"As highlighted in the pre-session letter and in testimonies gathered after its submission, women are routinely abused, harassed, threatened, and either receive delayed treatment or out rightly denied of health services when seeking post-abortion care. It is estimated that 1 in 3 women with complications do not receive post abortion care; stigma surrounding abortion and "shame" (i.e. some women have reported feeling shamed and intimidated by health care workers) are cited as common barriers to accessing appropriate medical treatment. The state party has continued to fail to prevent coercive interrogations of women seeking post-abortion care. Testimonies gathered in 2014 demonstrate that the practice among health care professionals of coercing information from women as a condition for receiving medical care is still prevalent.
"In a 2014 focus group discussion organized by CRR and a local partner, a woman shared that she was verbally abused and reported to law enforcement authorities by a doctor after admitting inducing an abortion. As she underwent an internal examination, police officers entered the room, took photos, and questioned her. To make matters worse, she was only able to receive the dilation and curettage procedure essential for her treatment almost 24 hours after admission and then was turned over to the custody of law enforcement authorities when ready for discharge. The entire experience in the hospital and in detention left her deeply traumatized."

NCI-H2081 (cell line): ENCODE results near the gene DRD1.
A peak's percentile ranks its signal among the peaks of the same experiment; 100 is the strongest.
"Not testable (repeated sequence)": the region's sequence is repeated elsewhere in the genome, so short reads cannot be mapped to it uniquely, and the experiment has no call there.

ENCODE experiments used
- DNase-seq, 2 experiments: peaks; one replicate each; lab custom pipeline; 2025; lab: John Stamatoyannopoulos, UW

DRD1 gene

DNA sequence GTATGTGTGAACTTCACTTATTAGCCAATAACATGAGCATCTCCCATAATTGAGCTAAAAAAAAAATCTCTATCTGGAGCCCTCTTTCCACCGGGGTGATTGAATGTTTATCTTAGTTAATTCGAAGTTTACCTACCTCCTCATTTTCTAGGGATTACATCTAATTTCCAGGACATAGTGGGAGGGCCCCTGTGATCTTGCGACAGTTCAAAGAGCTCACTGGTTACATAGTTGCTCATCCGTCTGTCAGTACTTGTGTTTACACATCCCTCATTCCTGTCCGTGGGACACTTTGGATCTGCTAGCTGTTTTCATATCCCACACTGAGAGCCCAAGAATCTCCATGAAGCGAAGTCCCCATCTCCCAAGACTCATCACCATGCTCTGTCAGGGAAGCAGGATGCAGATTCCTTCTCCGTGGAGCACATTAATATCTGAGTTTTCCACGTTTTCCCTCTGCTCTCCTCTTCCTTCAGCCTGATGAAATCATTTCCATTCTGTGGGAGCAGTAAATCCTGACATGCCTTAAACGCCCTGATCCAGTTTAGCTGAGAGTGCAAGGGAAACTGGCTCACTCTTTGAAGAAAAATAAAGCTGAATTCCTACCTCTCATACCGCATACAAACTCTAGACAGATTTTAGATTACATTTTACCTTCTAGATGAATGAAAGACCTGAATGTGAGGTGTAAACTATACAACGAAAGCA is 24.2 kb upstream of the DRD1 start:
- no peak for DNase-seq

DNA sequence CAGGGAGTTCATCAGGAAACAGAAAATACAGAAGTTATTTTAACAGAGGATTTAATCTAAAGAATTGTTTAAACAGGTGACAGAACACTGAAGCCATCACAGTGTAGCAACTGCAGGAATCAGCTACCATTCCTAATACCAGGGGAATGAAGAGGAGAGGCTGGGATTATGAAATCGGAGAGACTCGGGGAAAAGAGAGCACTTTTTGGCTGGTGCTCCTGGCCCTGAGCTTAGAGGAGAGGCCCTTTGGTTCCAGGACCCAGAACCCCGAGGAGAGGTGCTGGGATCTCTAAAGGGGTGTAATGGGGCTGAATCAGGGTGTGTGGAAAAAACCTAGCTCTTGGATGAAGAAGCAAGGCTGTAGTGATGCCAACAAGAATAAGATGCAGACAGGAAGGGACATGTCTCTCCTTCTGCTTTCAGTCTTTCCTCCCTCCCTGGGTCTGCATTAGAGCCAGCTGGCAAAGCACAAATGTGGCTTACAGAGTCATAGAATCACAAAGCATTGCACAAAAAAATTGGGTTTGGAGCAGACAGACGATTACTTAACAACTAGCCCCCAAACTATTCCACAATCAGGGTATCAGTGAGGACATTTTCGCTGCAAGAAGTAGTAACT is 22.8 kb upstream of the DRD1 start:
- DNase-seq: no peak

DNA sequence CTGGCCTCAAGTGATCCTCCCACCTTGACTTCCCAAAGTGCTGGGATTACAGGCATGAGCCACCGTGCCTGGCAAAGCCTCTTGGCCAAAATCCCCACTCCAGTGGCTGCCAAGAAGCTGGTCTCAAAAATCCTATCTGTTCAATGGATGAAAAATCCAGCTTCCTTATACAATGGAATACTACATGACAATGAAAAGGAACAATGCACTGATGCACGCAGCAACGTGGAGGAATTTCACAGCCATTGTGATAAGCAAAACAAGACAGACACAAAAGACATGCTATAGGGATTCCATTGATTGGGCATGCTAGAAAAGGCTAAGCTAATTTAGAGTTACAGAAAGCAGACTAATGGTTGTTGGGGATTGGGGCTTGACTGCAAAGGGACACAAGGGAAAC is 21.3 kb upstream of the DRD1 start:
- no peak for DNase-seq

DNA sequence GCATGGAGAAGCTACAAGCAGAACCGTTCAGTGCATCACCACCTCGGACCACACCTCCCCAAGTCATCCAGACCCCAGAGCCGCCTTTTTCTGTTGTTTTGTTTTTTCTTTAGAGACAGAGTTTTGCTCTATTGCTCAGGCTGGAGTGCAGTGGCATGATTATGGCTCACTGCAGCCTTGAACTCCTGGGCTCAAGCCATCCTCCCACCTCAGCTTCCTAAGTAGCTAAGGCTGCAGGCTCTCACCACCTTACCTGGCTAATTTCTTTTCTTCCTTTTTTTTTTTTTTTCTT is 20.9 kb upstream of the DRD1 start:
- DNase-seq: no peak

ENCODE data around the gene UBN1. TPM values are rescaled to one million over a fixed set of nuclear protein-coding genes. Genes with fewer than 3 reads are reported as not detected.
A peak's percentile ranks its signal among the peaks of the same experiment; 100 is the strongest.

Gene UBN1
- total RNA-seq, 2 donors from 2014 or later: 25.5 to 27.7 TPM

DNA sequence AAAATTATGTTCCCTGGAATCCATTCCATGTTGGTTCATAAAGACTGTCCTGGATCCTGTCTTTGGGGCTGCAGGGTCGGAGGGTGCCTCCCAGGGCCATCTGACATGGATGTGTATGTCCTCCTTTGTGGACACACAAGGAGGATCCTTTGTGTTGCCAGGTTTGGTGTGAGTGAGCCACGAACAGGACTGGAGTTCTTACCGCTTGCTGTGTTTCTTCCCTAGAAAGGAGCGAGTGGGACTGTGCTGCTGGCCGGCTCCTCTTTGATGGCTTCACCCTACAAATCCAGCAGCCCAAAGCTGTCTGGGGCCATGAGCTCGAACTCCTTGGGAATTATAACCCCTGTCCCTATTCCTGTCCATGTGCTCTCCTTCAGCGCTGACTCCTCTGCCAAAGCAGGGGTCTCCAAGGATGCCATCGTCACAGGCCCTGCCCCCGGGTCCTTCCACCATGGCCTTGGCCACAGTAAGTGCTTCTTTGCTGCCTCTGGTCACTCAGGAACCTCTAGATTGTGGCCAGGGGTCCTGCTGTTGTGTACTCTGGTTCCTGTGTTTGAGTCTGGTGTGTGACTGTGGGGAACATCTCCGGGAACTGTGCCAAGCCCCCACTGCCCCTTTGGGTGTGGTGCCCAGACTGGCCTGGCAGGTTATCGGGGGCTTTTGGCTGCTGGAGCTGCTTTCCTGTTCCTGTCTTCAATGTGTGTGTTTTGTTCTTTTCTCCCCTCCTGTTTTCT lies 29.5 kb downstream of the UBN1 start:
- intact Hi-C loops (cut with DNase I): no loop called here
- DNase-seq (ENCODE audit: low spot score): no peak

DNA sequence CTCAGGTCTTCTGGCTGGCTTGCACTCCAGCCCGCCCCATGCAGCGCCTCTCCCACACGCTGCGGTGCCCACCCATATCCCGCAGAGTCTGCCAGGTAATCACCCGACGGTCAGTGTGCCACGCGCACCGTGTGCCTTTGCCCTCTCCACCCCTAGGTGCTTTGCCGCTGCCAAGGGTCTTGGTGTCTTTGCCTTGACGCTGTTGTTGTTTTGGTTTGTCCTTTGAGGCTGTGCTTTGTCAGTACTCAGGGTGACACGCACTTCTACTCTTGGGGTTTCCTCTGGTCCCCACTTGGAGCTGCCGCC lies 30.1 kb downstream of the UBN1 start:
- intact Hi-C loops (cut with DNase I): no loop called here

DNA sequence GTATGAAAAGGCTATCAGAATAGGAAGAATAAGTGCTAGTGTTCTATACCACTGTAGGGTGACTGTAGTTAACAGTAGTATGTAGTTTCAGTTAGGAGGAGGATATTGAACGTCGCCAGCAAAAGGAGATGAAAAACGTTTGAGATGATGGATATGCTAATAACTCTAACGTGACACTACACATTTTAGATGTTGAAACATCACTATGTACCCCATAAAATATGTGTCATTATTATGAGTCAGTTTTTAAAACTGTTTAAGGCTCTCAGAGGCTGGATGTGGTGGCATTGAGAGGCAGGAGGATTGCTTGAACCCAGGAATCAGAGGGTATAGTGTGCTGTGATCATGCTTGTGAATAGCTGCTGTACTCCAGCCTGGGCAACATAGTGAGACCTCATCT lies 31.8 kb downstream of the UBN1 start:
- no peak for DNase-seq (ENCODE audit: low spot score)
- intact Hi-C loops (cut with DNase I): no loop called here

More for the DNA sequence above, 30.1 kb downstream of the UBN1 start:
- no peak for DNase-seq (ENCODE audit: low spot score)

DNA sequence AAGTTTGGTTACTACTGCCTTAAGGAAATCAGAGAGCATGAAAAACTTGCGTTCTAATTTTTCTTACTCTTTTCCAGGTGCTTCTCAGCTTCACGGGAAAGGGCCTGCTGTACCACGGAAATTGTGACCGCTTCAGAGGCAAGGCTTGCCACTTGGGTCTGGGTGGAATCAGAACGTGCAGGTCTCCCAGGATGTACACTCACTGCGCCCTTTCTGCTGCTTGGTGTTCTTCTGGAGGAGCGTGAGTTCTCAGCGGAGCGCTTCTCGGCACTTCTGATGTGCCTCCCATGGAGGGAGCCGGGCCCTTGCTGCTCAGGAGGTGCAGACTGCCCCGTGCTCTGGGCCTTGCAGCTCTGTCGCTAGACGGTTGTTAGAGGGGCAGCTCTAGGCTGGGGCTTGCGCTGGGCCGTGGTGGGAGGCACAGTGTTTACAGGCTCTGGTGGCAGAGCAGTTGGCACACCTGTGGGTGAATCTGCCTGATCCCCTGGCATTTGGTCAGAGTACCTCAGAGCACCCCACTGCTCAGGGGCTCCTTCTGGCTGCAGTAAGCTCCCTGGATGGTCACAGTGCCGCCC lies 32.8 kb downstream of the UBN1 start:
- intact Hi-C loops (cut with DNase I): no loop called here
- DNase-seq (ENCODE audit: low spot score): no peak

This letter also noted that the manufacture, importation, sale or distribution of misoprostol has been prohibited since 2002 because it can be used as an abortifacient.
Concluding observations of the Committee against Torture:
Officially revoke without delay Executive Orders 003 and 030,which effectively banned women’s access to modern contraceptives in Manila and banned funding for contraception by the state;
Review its legislation on abortion to allow for legal exceptions to the prohibition of abortions in specific circumstances, such as when the pregnancy endangers the life or health of the woman, when it is the result of rape or incest, and in cases of fetal impairment;